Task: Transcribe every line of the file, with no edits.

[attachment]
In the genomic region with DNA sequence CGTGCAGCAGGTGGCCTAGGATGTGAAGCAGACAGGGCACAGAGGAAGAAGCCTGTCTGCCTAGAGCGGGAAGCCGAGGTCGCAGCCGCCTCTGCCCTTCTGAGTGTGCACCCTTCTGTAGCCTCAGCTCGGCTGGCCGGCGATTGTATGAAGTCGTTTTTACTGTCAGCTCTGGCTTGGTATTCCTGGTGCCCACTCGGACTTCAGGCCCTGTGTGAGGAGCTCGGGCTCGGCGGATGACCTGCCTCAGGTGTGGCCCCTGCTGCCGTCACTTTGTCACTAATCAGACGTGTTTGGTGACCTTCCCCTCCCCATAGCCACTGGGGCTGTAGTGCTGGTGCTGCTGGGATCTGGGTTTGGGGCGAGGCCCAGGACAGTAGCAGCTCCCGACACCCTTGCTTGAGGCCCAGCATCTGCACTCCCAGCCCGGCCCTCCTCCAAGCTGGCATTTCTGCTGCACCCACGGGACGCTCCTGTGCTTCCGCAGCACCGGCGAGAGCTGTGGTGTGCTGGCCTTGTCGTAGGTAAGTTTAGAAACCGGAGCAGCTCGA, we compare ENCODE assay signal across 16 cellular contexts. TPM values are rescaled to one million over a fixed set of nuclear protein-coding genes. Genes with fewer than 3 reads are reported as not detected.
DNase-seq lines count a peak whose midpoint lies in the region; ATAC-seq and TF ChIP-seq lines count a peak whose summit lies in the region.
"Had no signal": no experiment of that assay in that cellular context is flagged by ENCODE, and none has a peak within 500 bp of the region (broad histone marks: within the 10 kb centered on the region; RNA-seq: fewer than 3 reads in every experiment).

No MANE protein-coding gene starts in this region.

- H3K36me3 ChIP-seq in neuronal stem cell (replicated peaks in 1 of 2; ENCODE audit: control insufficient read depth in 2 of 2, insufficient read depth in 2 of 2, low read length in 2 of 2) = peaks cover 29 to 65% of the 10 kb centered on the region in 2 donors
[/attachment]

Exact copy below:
In the genomic region with DNA sequence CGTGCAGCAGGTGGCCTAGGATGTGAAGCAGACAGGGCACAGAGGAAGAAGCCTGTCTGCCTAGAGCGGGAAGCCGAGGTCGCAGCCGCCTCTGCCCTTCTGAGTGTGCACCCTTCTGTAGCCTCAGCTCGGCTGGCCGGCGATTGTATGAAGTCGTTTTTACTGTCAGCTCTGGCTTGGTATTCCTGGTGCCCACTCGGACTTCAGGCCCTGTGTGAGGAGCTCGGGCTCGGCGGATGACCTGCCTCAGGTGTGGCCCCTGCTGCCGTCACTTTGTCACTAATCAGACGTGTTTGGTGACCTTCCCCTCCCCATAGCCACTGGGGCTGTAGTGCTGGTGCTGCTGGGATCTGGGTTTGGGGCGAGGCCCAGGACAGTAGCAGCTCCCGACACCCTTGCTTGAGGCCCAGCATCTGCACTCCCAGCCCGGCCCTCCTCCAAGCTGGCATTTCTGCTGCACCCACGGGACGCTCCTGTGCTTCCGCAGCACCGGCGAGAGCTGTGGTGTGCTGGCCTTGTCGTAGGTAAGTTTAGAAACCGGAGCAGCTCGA, we compare ENCODE assay signal across 16 cellular contexts. TPM values are rescaled to one million over a fixed set of nuclear protein-coding genes. Genes with fewer than 3 reads are reported as not detected.
DNase-seq lines count a peak whose midpoint lies in the region; ATAC-seq and TF ChIP-seq lines count a peak whose summit lies in the region.
"Had no signal": no experiment of that assay in that cellular context is flagged by ENCODE, and none has a peak within 500 bp of the region (broad histone marks: within the 10 kb centered on the region; RNA-seq: fewer than 3 reads in every experiment).

No MANE protein-coding gene starts in this region.

- H3K36me3 ChIP-seq in neuronal stem cell (replicated peaks in 1 of 2; ENCODE audit: control insufficient read depth in 2 of 2, insufficient read depth in 2 of 2, low read length in 2 of 2) = peaks cover 29 to 65% of the 10 kb centered on the region in 2 donors